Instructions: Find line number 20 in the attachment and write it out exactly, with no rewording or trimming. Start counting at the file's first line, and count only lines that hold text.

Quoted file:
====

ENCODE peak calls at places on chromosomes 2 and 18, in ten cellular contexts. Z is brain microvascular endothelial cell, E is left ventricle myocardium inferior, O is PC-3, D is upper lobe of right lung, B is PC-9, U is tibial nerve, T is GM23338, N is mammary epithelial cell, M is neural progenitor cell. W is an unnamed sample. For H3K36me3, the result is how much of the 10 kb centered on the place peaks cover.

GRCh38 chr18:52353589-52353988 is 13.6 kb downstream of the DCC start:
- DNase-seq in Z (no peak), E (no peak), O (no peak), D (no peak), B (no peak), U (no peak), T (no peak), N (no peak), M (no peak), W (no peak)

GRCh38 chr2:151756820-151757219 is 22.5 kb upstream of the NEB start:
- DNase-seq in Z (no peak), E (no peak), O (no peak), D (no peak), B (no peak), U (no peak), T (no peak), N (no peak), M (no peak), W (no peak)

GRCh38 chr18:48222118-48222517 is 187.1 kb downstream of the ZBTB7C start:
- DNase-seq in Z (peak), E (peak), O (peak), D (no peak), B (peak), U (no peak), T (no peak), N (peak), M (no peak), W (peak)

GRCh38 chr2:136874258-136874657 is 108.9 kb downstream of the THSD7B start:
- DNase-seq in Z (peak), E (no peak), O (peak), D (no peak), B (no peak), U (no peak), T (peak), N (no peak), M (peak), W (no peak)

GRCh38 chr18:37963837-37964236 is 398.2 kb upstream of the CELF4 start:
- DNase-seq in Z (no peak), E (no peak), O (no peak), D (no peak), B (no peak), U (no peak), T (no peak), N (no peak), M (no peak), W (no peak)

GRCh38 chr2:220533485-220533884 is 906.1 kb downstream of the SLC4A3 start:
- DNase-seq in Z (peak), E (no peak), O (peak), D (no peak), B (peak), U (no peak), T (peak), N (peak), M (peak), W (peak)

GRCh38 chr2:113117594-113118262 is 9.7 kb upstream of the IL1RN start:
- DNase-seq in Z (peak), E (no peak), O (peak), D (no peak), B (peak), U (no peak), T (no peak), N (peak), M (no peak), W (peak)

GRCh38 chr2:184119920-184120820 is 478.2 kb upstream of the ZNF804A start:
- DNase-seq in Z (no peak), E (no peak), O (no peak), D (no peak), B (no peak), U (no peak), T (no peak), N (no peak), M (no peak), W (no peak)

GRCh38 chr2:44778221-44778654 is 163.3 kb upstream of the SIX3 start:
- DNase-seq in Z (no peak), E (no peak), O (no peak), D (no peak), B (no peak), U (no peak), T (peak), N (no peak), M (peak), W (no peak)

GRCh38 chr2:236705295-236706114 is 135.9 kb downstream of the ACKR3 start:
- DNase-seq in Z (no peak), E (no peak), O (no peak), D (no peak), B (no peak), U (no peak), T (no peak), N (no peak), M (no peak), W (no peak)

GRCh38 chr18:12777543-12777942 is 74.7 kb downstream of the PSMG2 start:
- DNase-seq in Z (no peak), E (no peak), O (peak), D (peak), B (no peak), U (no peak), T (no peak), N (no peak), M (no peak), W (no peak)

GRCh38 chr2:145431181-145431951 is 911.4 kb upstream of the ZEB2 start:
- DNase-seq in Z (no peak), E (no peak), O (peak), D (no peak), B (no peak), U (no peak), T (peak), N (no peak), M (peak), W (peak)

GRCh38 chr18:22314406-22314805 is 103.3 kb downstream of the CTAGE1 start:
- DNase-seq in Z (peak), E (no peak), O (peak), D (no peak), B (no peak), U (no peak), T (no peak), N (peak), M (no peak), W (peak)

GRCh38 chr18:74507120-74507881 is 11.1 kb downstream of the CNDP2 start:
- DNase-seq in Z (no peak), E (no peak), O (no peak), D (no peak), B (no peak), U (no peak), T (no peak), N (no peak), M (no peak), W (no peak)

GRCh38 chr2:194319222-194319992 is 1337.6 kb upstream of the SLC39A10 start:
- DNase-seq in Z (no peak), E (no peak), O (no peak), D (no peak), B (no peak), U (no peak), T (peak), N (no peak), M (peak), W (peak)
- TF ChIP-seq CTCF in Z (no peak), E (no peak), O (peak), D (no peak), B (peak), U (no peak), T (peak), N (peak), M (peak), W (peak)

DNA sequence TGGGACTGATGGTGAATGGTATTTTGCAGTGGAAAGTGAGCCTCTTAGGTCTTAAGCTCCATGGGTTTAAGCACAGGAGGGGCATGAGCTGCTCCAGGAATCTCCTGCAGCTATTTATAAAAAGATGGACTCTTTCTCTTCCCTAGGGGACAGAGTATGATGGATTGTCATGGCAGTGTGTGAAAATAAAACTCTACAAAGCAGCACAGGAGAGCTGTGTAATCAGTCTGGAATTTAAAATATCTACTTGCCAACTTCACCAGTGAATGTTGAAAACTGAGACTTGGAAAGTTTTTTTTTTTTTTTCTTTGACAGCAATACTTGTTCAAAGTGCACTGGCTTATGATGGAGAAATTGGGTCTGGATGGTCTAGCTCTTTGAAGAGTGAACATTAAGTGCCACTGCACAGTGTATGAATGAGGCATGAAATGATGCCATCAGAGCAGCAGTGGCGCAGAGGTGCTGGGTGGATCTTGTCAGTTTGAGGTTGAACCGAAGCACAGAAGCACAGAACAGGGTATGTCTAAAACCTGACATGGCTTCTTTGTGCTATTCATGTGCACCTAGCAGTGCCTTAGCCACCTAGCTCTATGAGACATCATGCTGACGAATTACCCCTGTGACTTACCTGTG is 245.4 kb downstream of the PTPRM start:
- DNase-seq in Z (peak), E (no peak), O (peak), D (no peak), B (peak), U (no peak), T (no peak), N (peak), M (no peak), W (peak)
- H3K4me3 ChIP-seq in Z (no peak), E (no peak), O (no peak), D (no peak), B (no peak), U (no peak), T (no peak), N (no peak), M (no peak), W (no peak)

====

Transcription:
GRCh38 chr2:236705295-236706114 is 135.9 kb downstream of the ACKR3 start: